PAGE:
Komondor Breed Summary
Independent, Intellectual, Confident, Loyal and Devoted
Komondors originate from Hungary and were originally bred as working dogs, which they remain highly prized for. They are best suited to homes where they have a lot of outside space to run around in and therefore also need to be placed with families who lead an active lifestyle.
They have a beautiful white corded coat and although they don't need a huge amount of brushing, their coats still require a great deal of maintenance to keep them looking their best!
Fun Fact: The length of their coats can often reach the floor!
|Kennel Club Group||Pastoral|
|Lifespan||10 - 12 Years|
|Height (at the withers)||Males 65cm - 80cm, Females 60cm - 70cm|
|Weight||Males 50kg - 61kg, Females 36kg - 50kg|
|Coat||Coats are Double. The Topcoat is Long and Harsh and the Undercoat is Softer|
|Eye colour||Dark Brown|
|Common health issues||Hip dysplasia, Arthritis, Ear problems, Skin issues, Bloat/gastric dilation|
|Other Names||Hungarian Komondor, Hungarian Sheepdog, Mop Dog|
These dogs are very independent and intellectual. This, paired with their strong-willed ways means they are fairly difficult to look after and handle and not the best choice for first-time owners. They take a fairly long time to reach maturity, sometimes longer than three years, meaning they need a special form of consistent training throughout their lives. Their wariness of strangers makes them excellent guard dogs, however, they can act aggressively, especially towards other dogs, even when properly socialised which is something to consider if you have other pets.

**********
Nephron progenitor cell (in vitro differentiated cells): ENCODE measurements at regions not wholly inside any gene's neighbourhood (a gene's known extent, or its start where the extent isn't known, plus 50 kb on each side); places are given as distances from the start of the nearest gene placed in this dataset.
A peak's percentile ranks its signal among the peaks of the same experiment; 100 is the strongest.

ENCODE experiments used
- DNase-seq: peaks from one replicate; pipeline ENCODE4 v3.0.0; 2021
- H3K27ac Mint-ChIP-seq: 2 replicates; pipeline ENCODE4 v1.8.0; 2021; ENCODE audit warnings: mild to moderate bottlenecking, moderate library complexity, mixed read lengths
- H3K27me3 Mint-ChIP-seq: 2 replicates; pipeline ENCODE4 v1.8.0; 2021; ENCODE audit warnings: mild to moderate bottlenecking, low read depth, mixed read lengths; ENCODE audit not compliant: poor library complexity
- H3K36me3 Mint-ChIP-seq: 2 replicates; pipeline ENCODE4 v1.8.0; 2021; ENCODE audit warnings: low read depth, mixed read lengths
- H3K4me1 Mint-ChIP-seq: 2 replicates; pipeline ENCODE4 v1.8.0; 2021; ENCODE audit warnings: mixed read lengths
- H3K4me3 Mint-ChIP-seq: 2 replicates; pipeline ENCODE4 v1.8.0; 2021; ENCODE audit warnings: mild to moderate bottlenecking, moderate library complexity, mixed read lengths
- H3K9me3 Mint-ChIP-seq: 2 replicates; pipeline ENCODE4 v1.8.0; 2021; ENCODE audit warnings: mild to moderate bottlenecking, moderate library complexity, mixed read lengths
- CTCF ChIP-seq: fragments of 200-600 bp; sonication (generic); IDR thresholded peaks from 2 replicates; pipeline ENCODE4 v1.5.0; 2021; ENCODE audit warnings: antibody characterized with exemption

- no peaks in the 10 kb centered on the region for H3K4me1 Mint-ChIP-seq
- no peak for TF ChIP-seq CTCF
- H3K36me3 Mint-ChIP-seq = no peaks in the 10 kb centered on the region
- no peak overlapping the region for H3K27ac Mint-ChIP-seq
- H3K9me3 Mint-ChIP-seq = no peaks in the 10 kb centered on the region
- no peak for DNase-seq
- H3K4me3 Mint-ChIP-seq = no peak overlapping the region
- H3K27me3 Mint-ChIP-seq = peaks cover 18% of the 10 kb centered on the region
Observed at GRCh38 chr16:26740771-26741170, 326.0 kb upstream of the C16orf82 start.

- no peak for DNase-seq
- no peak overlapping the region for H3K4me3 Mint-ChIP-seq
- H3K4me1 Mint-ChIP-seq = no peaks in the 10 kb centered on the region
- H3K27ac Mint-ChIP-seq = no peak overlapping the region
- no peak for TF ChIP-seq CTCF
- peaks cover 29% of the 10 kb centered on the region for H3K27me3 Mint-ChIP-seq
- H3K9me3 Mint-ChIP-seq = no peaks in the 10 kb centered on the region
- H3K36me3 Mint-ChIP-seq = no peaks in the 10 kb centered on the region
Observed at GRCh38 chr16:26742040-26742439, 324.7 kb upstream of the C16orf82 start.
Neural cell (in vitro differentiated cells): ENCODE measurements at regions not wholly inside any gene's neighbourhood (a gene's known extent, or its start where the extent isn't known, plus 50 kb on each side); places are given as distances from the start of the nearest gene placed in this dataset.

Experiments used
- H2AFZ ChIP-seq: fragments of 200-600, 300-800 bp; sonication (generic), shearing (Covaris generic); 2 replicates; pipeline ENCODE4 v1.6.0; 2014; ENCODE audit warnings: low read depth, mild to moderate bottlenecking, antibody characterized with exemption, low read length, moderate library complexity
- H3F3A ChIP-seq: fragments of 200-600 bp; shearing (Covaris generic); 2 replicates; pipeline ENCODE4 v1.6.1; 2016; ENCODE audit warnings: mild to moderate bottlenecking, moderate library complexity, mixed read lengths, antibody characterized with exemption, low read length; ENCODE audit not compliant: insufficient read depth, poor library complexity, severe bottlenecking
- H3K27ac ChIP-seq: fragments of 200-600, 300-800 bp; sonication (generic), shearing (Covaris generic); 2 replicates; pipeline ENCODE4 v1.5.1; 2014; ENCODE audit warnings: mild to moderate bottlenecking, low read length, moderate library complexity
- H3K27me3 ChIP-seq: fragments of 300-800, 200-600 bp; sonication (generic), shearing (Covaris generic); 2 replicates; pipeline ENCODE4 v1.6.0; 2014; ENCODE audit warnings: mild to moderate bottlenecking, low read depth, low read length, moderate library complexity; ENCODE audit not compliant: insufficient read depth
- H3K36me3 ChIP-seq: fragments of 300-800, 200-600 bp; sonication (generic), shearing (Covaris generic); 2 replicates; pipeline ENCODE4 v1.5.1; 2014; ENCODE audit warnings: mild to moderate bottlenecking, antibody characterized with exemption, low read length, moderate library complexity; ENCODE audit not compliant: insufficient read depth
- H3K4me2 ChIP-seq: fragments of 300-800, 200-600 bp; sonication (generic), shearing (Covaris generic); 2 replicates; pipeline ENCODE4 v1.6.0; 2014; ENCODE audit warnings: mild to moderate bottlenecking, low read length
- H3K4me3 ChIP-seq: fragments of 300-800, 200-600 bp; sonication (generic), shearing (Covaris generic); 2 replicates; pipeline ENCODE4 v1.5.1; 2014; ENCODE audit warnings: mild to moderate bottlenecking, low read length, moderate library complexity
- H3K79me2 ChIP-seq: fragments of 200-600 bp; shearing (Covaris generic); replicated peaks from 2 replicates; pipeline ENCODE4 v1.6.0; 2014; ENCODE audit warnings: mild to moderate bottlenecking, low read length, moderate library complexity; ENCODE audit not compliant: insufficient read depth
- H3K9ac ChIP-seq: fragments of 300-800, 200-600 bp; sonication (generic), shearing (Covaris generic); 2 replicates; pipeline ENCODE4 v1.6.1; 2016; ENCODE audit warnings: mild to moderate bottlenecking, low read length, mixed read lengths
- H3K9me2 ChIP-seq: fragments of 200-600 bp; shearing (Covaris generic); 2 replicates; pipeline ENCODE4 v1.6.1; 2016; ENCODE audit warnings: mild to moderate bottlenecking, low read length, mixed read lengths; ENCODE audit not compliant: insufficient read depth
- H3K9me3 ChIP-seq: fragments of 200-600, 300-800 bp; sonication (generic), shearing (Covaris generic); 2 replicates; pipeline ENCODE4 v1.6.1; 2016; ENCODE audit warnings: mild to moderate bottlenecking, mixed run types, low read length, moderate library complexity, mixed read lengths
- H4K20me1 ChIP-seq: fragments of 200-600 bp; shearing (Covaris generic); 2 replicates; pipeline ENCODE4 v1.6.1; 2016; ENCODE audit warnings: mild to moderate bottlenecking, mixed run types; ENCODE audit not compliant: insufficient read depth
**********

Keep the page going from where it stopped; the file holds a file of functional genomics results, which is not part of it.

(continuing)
These dogs are thought to be a very ancient breed, first developed in Hungary to herd and guard flocks of sheep. Many believe that the ancestors of this breed were bought over to the country by the Magyar and Cuman Tribes in ancient times and may share ancestry with Russian Ovcharkas. Although we know these dogs are an ancient breed, there is no record of them up until the 16th century. Their long and heavy coats are there to protect them from large predators such as wolves and additionally protect them from the harsh weather and terrain that they faced every day as sheepdogs. Unfortunately, the onset of WW2 saw a huge decline in the number of these dogs as many were killed when Hungary was invaded in 1944. It's thought that there were as little as 20 dogs left after the war and it was only thanks to breed enthusiasts that they are around today. Nowadays, the breed is still used as a sheepdog but remains very rare and unknown outside of their native country.